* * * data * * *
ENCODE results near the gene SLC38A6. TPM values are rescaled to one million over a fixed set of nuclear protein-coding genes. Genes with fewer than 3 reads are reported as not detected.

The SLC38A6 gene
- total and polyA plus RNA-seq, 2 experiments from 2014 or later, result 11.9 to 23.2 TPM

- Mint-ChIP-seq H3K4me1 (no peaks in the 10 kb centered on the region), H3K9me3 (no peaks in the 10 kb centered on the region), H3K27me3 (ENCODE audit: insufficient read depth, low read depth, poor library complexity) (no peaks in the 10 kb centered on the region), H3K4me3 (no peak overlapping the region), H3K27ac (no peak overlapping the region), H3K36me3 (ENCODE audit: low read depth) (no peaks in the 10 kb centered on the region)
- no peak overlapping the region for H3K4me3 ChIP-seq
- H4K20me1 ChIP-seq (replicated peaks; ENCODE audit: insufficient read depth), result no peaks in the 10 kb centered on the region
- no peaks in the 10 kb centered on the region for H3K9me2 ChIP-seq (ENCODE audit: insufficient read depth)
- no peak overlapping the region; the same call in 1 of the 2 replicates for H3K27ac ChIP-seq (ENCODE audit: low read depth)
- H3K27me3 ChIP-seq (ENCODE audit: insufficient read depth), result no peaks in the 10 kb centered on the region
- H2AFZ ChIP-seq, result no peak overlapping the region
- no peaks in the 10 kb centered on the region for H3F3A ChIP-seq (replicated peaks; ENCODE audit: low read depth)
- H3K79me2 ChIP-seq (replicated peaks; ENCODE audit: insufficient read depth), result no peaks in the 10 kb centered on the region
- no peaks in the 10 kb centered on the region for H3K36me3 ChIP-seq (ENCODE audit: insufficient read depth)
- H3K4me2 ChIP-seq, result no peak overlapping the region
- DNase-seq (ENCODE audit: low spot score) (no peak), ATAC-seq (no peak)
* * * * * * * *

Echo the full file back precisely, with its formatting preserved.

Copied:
ENCODE results near the gene SLC38A6. TPM values are rescaled to one million over a fixed set of nuclear protein-coding genes. Genes with fewer than 3 reads are reported as not detected.

The SLC38A6 gene
- total and polyA plus RNA-seq, 2 experiments from 2014 or later, result 11.9 to 23.2 TPM

- Mint-ChIP-seq H3K4me1 (no peaks in the 10 kb centered on the region), H3K9me3 (no peaks in the 10 kb centered on the region), H3K27me3 (ENCODE audit: insufficient read depth, low read depth, poor library complexity) (no peaks in the 10 kb centered on the region), H3K4me3 (no peak overlapping the region), H3K27ac (no peak overlapping the region), H3K36me3 (ENCODE audit: low read depth) (no peaks in the 10 kb centered on the region)
- no peak overlapping the region for H3K4me3 ChIP-seq
- H4K20me1 ChIP-seq (replicated peaks; ENCODE audit: insufficient read depth), result no peaks in the 10 kb centered on the region
- no peaks in the 10 kb centered on the region for H3K9me2 ChIP-seq (ENCODE audit: insufficient read depth)
- no peak overlapping the region; the same call in 1 of the 2 replicates for H3K27ac ChIP-seq (ENCODE audit: low read depth)
- H3K27me3 ChIP-seq (ENCODE audit: insufficient read depth), result no peaks in the 10 kb centered on the region
- H2AFZ ChIP-seq, result no peak overlapping the region
- no peaks in the 10 kb centered on the region for H3F3A ChIP-seq (replicated peaks; ENCODE audit: low read depth)
- H3K79me2 ChIP-seq (replicated peaks; ENCODE audit: insufficient read depth), result no peaks in the 10 kb centered on the region
- no peaks in the 10 kb centered on the region for H3K36me3 ChIP-seq (ENCODE audit: insufficient read depth)
- H3K4me2 ChIP-seq, result no peak overlapping the region
- DNase-seq (ENCODE audit: low spot score) (no peak), ATAC-seq (no peak)